Faith in Marriage
One Marriage, Two Faiths
Religion, however, can complicate marriage when spouses hold different beliefs. Today, according to a recent American Religious Identification Survey by the Graduate Center at City University of New York, 22 percent of U.S. households are of mixed faiths (Christian/non-Christian, Christian of different denominations, or believer/nonbeliever). Some 50 percent of Jews and 25 percent of Catholics marry outside their faith, and 16 percent of Americans switch their religious affiliation at some point.
Religious beliefs not only influence our most basic convictions -- what happens after we die, what it means to live a virtuous life -- they also govern a host of daily choices, such as what to eat, how to raise children, even whether or not to use birth control. And "every layer of difference that exists between partners adds complexity to a marriage," says Joel Crohn, PhD, the San Rafael, California-based author of Mixed Matches (Ballantine, 1995). An additional difficulty, says Dr. Crohn, is that before marriage many interfaith couples never discuss what their religion means to them and how the difference will affect their future. Do they intend to go to their respective churches alone or attend alternate churches together? Will they want their child baptized? Celebrate a first communion or bar mitzvah? Such unresolved issues can become emotional minefields. One unfortunate result: Adults who've had children with someone of another faith have a divorce rate three times that of single-faith households. Indeed, disputes over what faith to instill in the children can outlast the marriage. Experts say battles over "soul custody," as it has been called, are on the rise. (The courts have been slow to get involved because many judges believe determining a child's religion is outside their purview.)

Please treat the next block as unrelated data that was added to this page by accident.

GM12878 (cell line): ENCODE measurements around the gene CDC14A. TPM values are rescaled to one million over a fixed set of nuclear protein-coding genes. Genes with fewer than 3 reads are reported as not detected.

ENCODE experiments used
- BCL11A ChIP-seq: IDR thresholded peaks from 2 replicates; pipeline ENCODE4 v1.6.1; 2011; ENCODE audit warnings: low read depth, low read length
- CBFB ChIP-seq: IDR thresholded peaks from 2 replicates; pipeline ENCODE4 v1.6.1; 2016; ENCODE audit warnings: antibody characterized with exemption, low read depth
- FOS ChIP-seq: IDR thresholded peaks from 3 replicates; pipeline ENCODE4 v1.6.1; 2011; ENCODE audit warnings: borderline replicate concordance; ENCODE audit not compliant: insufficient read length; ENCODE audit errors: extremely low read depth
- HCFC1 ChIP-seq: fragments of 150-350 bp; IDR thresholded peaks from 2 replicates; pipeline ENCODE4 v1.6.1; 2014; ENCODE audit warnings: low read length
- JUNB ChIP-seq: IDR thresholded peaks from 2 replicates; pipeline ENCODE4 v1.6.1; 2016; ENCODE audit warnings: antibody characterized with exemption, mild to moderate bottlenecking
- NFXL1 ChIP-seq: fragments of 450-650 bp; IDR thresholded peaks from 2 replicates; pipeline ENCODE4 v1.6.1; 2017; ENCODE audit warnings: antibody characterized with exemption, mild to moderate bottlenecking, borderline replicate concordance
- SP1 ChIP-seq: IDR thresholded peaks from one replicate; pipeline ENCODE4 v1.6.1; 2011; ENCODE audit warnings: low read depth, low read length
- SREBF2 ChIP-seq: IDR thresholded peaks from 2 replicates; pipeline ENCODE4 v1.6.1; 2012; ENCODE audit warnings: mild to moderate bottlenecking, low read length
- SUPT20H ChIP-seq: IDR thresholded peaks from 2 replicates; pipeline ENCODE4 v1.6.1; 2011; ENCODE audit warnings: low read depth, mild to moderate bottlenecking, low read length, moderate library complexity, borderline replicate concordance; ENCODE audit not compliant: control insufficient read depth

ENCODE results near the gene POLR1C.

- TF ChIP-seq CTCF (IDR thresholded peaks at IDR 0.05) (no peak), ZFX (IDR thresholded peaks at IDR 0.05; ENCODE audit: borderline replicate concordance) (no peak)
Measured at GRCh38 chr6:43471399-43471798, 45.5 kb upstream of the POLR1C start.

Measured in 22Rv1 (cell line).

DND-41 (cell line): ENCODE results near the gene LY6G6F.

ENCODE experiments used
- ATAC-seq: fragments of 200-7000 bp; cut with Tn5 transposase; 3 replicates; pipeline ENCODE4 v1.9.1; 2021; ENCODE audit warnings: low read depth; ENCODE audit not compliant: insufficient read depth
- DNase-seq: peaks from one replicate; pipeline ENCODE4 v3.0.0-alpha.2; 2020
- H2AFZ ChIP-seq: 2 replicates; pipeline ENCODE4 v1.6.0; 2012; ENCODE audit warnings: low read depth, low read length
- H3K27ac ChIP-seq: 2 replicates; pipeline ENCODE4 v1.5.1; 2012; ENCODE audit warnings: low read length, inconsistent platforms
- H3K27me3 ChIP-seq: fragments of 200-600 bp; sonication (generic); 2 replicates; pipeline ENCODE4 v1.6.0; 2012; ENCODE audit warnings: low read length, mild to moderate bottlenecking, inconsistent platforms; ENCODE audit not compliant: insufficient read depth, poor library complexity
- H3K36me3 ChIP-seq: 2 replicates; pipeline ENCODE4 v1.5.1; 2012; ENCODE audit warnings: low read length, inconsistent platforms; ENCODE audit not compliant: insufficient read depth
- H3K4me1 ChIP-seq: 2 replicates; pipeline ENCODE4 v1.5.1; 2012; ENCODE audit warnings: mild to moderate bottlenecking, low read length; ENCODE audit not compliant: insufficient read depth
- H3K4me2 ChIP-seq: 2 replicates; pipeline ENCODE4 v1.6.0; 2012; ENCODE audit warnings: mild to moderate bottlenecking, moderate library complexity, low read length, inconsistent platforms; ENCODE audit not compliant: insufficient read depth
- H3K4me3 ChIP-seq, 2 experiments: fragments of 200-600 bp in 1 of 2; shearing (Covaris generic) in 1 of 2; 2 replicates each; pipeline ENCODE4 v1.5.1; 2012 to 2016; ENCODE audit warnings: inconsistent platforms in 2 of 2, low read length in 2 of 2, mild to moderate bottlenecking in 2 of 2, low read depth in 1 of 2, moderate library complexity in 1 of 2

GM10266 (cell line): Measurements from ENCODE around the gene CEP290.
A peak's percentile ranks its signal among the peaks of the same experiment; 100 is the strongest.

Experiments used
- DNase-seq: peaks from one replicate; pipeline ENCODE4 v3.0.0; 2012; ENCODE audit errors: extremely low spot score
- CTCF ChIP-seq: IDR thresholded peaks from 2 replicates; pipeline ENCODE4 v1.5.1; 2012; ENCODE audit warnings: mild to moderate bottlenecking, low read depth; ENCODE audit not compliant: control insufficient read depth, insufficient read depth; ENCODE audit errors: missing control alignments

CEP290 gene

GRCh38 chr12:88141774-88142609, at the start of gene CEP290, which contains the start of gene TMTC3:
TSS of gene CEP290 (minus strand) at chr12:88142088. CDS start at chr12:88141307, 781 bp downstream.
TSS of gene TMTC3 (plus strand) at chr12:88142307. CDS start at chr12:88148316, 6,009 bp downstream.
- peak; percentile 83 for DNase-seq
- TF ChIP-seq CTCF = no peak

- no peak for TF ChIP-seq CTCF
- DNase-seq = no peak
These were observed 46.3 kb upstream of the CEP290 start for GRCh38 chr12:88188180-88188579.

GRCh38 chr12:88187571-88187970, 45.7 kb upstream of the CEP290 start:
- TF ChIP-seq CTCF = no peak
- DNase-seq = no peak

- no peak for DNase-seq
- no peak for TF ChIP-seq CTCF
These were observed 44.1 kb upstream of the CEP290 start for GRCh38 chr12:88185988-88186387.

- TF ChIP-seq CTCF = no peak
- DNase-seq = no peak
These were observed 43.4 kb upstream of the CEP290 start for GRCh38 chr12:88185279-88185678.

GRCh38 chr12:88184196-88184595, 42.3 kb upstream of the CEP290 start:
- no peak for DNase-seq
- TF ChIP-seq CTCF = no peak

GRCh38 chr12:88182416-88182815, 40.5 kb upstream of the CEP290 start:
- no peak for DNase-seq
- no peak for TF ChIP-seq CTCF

The greatest predictor of marital stability, however, isn't whether a couple is of the same faith but how much they agree on the role religion will play in their lives.
Denominational differences don't cause breakups, according to a study at Creighton University's Center for Marriage and Family, in Omaha, Nebraska. It depends on what the couple do together religiously and how they deal with differences. If they can fashion some kind of shared religious life, they will be as stable as any same-church marriage, concludes the study.
Growing numbers of interfaith couples, with the help of support organizations, networks, therapists, and even clergy, are successfully fashioning marriages that incorporate faith, whether that means one partner converting, each remaining with his or her religion of origin, or both embracing a new, blended belief.
Eve Edwards, 34, of McLean, Virginia, found such a compromise. An observant Jew, she had always wanted to share her beliefs with the Roman Catholic college sweetheart she married at 25. Neither spouse ever considered giving up his or her religion. Instead, after much discussion and soul searching the couple chose to raise their children in both faiths.
"We celebrate Easter and Passover, Christmas and Hanukkah," says Edwards. "We tell our children, 'Mommy's Jewish and Daddy's Catholic, and you are Jewish and Catholic.' We tell them that different people envision God differently and different people take different paths. But in the end all paths lead to God." Edwards acknowledges that their family life would have been simpler had she and her husband agreed on one faith from the outset. But the process of deciding how to practice their faiths and what to teach their children, she says, "has given us one more way to share."
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